Cause the players tried to take the field
The marching band refused to yield
Do you recall what was revealed
The day the music died?
Don McLean (1989)
November 3rd will be an important date for most Australians. First and foremost, being the first Tuesday in November, we will know who won this year’s Melbourne Cup, whether or not crowds are allowed on course. In a massive switch to online during COVID-19, be it work or entertainment, one thing we could expect is that the TAB and other online betting outlets will be planning a blitz of domestic media platforms in the lead up. As big as this event from Australia’s perspective, the other critical event on November 3rd is, of course, the US Federal election.
Without passing political judgement on who may win and who may lose, one thing we should be aware of is the process and the impact of COVID-19 and what could potentially happen with the postal votes.
It is becoming increasingly evident, that this election will be close with the margin of the winning candidate potential down to less than 1%.
The US Voting System
In the November 2016 Federal Election, there were 245.5mln people in the US over the age of 18 who had the right to vote. Of this, only 157.6mln had registered to vote and only 137.5mln actually voted, giving the US a relatively poor turnout of 56% of eligible voters actually voting.
Compare that to Australia, where our turnout is 79% of those eligible to vote actually voting, albeit it is a legal requirement here in Australia to vote, with voting being compulsory, where it is optional in the US.
On election day, eligible voters vote for their preferred party. This is called the popular vote. Winning the popular vote is important, but it is the role of the Electoral College, which is critical in determining who becomes President. The Electoral College consists of 538 Electors.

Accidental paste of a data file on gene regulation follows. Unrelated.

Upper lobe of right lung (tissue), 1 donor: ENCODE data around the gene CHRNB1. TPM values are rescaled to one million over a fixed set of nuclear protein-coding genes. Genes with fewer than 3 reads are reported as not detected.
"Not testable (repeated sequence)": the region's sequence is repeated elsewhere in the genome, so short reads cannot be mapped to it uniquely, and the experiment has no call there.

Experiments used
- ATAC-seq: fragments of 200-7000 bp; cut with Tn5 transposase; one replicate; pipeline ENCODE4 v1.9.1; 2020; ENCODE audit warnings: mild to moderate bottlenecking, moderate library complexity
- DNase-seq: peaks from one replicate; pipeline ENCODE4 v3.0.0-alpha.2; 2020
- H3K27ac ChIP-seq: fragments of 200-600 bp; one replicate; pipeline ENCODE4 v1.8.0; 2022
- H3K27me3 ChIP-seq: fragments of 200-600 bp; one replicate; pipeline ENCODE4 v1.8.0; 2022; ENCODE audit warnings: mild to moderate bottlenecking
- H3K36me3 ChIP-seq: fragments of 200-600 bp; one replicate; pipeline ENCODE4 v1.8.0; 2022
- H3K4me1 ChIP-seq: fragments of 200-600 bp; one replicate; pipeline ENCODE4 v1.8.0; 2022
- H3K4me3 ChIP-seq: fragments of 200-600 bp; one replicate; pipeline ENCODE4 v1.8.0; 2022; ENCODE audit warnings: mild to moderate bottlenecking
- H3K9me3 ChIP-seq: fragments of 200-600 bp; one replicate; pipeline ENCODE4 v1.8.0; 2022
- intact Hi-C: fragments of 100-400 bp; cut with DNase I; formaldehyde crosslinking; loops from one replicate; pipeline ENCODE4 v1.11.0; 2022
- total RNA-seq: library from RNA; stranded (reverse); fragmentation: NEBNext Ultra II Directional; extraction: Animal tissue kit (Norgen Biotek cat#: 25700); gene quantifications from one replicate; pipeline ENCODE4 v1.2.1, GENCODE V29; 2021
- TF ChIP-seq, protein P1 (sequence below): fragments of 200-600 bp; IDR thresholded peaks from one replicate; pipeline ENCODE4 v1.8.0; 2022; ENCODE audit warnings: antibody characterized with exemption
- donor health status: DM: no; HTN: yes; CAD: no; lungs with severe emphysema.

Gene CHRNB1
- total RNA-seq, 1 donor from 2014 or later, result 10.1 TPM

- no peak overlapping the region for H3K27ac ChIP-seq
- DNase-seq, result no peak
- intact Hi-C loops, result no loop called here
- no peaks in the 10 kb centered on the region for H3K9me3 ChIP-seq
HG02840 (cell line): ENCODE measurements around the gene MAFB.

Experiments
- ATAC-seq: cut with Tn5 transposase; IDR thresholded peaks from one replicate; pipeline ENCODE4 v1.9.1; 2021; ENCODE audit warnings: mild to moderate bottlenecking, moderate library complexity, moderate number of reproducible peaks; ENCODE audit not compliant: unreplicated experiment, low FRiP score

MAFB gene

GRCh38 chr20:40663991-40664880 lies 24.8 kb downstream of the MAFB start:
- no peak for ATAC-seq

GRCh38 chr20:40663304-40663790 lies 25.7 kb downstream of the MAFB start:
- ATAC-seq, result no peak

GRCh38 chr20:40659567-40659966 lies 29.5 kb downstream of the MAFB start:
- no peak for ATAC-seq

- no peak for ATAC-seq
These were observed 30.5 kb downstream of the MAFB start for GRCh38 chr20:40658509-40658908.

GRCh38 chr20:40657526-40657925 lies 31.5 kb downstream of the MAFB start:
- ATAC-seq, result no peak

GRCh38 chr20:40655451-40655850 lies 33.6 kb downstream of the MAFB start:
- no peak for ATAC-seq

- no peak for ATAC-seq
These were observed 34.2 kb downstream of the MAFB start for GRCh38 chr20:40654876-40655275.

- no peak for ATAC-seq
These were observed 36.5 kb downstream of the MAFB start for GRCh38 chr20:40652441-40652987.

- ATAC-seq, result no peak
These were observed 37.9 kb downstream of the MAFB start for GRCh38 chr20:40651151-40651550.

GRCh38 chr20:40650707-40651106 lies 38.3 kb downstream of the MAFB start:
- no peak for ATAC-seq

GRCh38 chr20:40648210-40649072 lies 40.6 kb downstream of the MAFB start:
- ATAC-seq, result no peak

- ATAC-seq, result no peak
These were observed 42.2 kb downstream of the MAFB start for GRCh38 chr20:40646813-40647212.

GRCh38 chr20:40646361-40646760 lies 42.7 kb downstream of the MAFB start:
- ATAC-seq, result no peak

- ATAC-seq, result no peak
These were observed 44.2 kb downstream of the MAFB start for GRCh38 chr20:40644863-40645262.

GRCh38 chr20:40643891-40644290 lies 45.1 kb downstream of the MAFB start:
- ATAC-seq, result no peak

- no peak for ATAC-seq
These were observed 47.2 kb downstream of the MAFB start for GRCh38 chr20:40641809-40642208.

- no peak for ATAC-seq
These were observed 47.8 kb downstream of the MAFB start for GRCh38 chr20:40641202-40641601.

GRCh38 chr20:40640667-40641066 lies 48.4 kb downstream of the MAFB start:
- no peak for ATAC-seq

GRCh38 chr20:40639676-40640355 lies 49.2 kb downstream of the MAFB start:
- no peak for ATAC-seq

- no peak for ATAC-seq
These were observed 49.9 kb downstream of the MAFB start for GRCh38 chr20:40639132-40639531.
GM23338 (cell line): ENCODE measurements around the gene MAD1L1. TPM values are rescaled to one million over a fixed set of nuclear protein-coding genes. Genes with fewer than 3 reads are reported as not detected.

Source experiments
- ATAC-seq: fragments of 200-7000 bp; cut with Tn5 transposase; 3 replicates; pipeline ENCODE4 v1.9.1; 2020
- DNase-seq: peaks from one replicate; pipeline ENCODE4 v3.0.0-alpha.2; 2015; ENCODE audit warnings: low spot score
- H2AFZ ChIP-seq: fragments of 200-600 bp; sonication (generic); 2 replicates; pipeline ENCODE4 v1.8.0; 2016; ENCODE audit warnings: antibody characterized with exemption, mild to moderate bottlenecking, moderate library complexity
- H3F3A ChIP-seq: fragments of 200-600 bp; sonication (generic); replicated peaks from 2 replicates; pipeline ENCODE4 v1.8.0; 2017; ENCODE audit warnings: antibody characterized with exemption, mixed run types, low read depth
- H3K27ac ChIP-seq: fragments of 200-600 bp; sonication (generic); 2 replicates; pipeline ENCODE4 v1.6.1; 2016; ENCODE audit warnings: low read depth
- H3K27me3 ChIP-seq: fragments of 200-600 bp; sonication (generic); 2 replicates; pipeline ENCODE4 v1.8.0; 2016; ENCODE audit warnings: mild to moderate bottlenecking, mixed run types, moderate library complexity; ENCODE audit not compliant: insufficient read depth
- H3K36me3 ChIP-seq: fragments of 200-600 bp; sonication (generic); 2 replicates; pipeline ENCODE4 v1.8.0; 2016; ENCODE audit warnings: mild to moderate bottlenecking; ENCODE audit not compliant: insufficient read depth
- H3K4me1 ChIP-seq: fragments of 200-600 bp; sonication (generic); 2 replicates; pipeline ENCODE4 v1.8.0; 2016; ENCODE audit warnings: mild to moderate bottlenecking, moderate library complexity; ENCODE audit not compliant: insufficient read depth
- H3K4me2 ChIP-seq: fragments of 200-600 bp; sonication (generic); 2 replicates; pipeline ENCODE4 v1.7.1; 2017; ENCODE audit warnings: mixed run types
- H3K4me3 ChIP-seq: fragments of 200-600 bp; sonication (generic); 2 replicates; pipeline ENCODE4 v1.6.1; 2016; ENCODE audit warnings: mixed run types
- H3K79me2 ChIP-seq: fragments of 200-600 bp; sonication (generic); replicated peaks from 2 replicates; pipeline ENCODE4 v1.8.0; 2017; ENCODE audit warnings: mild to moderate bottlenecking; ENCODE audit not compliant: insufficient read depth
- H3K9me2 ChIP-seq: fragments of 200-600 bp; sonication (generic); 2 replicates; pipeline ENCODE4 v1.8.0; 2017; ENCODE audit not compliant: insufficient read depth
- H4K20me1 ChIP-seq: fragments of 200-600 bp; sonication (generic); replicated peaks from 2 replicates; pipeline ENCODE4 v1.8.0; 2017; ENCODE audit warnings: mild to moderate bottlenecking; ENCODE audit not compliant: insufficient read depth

To become President, the successful candidate must get 270 Electors to vote in their favour. Each State is granted Electors based on their Congressional Delegation; two votes for its senators in the US Senate, plus a number of votes equal to the number of each State’s Congressional districts. In all states, it is a winner-takes-all system, where the Electoral College vote reflects the overall winner of the state-wide popular vote. The States of Maine and Nebraska are the exceptions, with each state having a variation of proportional representation.
It has been over twenty years since the US woke the day after the election, not knowing who the President would be. When George W Bush and Al Gore fought the 2000 election, the decision took 36 days to be confirmed, with Al Gore winning the popular vote, but Bush eventually winning the top job. The vote came down to Florida, with Bush winning on recount by a mere 537 votes or 0.009% margin, which gave Bush Florida’s Electoral College votes to bring his tally to 271 and the Presidency.
Voting in 2020
What is the prospect that we could see a delay in the announcement of a winner in 2020?
Voting in person is the most popular method of casting votes but in this era of COVID-19, what impact will social distancing have on the ability to vote and will the ability to operate and service voting machines be impacted by skilled worker shortages? Problems during the recent Primary elections show that problems with in-person voting could well be a problem in many states. Reductions in the number of polling stations and extending the time polling stations to stay open, to give all people who wish to vote the opportunity to vote, are issues that could impact this year’s poll.